President-elect Park Geun-hye on Wednesday pledged to intervene in the currency market aggressively in response to a weaker yen that hurt Korean exporters.
“(I am) aware that a stable foreign exchange rate is a very important issue. (The issue) will be dealt with preemptively and effectively to prevent our businesspeople sustaining damage,” Park said during a meeting with business leaders.
Park made her first remark on the raging global currency dispute during her meeting with the leaders of the Korea International Trade Association who called for stable exchange rates.
|President-elect Park Geun-hye, flanked by Korea Employers Federation chairman Lee Hee-beom (right) and honorary chairman Lee Soo-young (left), speaks at a meeting with business leaders in Seoul on Wednesday. (Ahn Hoon/The Korea Herald)|
Later in the day, she held a meeting with the Korea Employers Association.
The president-elect said that local firms’ difficulties caused by the sluggish global economy will be amplified this year by the rapid growth of companies in China and other emerging nations, and by the weak yen.
The president-elect’s spokesman Park Sun-kyoo later played down the significance of the comments saying that Park did not mean that her government will intervene.
“(Park’s) remarks about responding preemptively and effectively do not mean that the government will intervene actively,” Park Sun-kyoo told reporters.
“It is an expression of the fundamental position of (the president-elect) to pay the issue close attention and to work to stabilize the rates.”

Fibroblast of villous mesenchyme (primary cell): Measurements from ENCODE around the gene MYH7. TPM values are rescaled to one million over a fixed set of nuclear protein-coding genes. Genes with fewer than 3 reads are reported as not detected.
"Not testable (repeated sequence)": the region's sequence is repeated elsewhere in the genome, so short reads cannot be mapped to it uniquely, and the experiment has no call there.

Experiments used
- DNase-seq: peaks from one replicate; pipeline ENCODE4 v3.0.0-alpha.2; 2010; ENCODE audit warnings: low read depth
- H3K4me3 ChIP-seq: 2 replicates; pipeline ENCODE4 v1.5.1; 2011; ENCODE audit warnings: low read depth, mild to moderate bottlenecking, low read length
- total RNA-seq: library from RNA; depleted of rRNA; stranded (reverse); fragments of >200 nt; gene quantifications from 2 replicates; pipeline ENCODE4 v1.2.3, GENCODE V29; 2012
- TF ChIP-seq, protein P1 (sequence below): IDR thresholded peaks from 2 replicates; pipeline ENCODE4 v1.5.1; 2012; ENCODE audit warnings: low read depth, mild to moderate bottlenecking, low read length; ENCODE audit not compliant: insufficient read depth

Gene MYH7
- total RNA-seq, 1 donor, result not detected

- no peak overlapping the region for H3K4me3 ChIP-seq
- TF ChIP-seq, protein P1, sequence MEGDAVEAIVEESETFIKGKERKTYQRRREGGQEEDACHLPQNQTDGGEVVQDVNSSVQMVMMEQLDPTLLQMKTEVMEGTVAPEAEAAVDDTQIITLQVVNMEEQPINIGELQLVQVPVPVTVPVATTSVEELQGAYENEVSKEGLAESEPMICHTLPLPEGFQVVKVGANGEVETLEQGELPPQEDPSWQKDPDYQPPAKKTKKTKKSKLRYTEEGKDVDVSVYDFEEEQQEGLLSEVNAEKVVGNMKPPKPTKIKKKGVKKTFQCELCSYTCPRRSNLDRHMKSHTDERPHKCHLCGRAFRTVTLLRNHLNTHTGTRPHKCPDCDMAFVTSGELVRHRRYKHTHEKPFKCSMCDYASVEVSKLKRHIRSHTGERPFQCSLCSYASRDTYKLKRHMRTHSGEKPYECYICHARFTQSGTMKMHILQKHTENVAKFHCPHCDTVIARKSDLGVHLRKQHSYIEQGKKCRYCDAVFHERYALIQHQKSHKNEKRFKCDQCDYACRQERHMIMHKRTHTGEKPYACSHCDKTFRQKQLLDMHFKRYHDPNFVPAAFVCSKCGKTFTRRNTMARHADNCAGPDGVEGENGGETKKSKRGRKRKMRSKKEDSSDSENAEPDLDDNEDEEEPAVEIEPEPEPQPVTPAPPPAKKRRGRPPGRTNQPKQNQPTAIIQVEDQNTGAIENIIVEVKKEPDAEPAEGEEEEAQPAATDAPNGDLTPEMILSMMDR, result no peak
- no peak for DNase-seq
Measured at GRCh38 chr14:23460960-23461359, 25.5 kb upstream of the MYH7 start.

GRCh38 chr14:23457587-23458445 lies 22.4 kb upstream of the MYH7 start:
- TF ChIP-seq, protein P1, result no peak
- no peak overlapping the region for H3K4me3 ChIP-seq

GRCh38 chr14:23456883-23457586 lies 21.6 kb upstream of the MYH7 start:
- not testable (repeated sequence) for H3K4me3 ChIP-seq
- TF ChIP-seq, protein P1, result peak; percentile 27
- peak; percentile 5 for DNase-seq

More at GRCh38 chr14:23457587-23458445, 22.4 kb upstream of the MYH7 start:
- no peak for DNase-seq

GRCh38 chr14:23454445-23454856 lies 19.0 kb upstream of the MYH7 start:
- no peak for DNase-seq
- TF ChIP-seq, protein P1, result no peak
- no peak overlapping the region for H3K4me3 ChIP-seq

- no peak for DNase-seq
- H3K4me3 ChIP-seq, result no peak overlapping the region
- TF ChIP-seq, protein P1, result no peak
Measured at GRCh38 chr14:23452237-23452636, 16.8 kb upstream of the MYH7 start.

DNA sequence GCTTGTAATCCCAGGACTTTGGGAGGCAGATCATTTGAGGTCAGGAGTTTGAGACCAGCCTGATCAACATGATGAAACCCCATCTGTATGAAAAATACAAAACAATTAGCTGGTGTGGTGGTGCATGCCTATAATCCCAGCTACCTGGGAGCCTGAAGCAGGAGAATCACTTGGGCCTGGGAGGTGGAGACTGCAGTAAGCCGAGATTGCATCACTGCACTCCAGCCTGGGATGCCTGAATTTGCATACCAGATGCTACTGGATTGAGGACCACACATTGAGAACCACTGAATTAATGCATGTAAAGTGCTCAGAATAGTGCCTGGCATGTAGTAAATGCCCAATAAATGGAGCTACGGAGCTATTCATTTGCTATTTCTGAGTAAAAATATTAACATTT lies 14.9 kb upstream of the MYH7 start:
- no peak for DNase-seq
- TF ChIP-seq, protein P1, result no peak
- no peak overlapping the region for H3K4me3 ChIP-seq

The yen began weakening towards the end of last year, and aided by the Shinzo Abe government’s monetary policies, the yen has fallen by about 20 percent against the dollar since November.
The president-elect’s remarks came as Korea is considering a tax on bond or currency transactions to curb the market instability caused by an infusion of hot money.
“The foreign exchange rate should be determined in the market. But currency volatility tends to increase on speculative forces,” Bank of Korea Governor Kim Choong-soo said in a monthly meeting with local economic experts.
“Making speculative bets, riding on currency volatility, should be stemmed.”
The yen’s weakness coupled with the won’s recent rise is casting a shadow on the export-driven Korean economy and some of its largest conglomerates.
The Korea Automotive Research Institute estimates that a drop of 10 percent in the yen-won exchange rates would result in the automotive industry’s exports falling 12 percent.
Despite the apparent difficulties facing the Korean economy, Park set an ambitious goal for the country saying that her government would lay the foundation for increasing Korea’s trade volume to $2 trillion.
Korea’s annual trade volume surpassed the $1 trillion mark in 2011.
During the meetings, Park repeated that her government will seek growth through its “creative economy” model.
“In order to open the era of 2 trillion won (annual) international trade, all effort will be focused on rolling out effective support (measures),” she said, adding that Korea’s economic development paradigm has to be changed from following advanced nations to that of a “leading economy.”
“The creative-economy model was chosen for the new government as it was judged that (achieving growth) using the same method as before would be difficult,” she said.
“The plan is to find new growth engines, to find new markets and generate jobs through the creative economy that is based on science, technology and creativity.”
By Choi He-suk (firstname.lastname@example.org)